This title looks at how objects can be haunted and gives examples of famous places with such objects.
In the shadows lurking between midnight and morning, the imagination reigns. Real and imagined become simply words with shifting boundaries and slippery definitions.
Gettysburg was the deciding battle of the American Civil War - three hot July days of Union and Confederate soldiers fighting and dying in and around a small Pennsylvania town that determined the fate of the United States. When it was over, after the final climactic fury of Pickett's Charge, the Confederate Army under Robert E. Lee would never again have the strength to mount an invasion of the North. Gettysburg marked the beginning of the end for the Southern cause.Many feel that Gettysburg produced something else - something that makes objects unexplainably fall, phantom images to appear, and strange noises to be heard. That something is haunted Gettysburg.
Few things stir the imagination more than ghosts and ghostly sightings. The prospect of experiencing spectral encounters with visitors from another plane or dimension draws some 400,000 tourists to the windswept ridges of the Little Bighorn Battlefield National Monument every year. As most ghost hunters know, there is arguably no better place to ply their trade than the scene of violent action and the irreversible loss of life - the very definition of a battlefield. And the greasy-grass knolls of the Little Bighorn killing fields stand high on the list of haunted battlegrounds.Supernatural tales o spectral sightings from visitors and park employees alike lend an irresistible mystique to the Custer legend and to the battlefield itself. Such tales go back a long way. The Crow people are thought to be the first to experience paranormal happenings. They once called the park superintendent the "ghost herder,"because they believed the ghosts of the fallen arose from their graves at sundown and walked among the living until daybreak. If the stone grave markers at the Little Bighorn could talk, they would have many tales to tell. Are you ready to listen?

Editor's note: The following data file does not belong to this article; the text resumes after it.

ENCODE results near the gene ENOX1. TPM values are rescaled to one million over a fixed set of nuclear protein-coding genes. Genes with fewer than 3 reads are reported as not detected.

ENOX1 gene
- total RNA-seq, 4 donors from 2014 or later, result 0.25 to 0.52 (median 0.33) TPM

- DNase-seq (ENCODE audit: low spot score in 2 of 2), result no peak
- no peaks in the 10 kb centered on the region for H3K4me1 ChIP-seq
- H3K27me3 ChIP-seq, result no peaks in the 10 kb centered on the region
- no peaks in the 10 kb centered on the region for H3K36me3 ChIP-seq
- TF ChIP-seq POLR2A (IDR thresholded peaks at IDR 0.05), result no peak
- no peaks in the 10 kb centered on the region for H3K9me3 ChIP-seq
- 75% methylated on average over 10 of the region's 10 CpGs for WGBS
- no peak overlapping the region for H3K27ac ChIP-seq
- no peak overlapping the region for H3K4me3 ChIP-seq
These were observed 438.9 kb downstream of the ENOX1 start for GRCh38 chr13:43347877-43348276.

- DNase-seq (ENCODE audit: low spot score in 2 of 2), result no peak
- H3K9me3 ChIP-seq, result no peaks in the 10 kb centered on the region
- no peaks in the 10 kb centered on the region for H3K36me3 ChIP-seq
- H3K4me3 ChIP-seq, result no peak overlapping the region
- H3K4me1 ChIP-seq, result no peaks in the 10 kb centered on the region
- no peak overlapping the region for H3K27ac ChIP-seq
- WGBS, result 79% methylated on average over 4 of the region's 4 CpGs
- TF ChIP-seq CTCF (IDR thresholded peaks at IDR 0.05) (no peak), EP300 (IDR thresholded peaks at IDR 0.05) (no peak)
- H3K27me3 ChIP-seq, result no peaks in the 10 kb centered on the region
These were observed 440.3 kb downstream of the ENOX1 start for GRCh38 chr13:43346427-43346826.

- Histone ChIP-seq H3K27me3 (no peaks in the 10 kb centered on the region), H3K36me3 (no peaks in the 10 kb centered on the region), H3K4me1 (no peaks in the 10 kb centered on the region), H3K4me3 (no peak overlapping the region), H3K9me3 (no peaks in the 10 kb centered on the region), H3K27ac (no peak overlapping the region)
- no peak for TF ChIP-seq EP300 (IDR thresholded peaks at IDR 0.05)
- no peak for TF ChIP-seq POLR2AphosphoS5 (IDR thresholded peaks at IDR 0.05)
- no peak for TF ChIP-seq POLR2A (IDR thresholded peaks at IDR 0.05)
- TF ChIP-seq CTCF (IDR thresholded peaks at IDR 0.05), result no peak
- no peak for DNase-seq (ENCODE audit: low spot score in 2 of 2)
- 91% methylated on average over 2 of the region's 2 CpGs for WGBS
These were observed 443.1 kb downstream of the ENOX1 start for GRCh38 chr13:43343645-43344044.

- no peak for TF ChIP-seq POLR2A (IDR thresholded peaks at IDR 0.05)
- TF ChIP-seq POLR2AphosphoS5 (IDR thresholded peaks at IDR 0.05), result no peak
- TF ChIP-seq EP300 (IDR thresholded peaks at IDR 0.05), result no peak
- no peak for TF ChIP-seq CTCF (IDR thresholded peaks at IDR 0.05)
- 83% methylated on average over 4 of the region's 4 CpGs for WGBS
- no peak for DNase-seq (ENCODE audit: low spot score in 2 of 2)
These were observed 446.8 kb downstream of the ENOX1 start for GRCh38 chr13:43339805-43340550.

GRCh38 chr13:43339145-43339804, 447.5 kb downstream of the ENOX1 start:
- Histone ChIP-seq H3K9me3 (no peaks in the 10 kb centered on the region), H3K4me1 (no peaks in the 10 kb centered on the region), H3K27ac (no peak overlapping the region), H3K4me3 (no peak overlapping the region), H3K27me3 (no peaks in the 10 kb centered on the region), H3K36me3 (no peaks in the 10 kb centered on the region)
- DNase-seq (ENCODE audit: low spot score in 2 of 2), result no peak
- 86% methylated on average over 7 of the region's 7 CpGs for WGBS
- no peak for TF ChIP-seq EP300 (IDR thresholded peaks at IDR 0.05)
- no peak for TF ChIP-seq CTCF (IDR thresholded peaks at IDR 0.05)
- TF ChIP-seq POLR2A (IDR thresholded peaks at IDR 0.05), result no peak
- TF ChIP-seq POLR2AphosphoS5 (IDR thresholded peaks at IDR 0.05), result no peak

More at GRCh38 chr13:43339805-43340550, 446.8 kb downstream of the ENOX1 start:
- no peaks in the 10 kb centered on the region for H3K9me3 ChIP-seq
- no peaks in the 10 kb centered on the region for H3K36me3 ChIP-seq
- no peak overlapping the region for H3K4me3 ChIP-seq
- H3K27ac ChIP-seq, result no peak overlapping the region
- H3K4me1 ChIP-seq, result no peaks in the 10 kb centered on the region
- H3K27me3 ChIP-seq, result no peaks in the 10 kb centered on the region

The Battle of Verdun claims the dubious distinction of being the longest battle of World War I. The fighting began in February 1916 and raged on for ten months, finally ending in December. Its combined casualty count of French and German soldiers numbered more than 700,000, of which 262,308 were either dead or missing. The battle left a keen sense of national pride in the hearts of the French people. It also left a deep emotional scar in their collective psyche.A hundred years after the last guns fell silent along the River Meuse, the mere mention of the name Verdun still evokes ghastly and ghostly remembrances of the unspeakable horror of 1916. Nine villages that once stood on the surroundings in Verdun, vibrant and gay, disappeared in the deathly rain of artillery and mortar shells. They exist today only as names on maps and perhaps in the whispers of the spectral sentinels that patrol the verdant countryside and watch over a nation's dead.
Antietam etched such names as Bloody Lane and Burnside's Bridge into the pages of American history. It was a critical battle that halted the Confederacy's 1862 invasion of the Union during the Civil War and led to the issuing of The Emancipation Proclamation. Today, the site of one of the most vicious battles of that brutal war, the ground over which great armies of soldiers once fought and died, is quiet and peaceful.Or is it? Reports persist of strange sights and sounds occurring on the battlefield - of eerie things that nobody can explain. As darkness slowly falls on the battlefield, and shadows creep across the ground, the sound of crickets chirping and owls hooting fills the air across the Antietam Battlefield. Maybe - just maybe - something else is lurking there as well.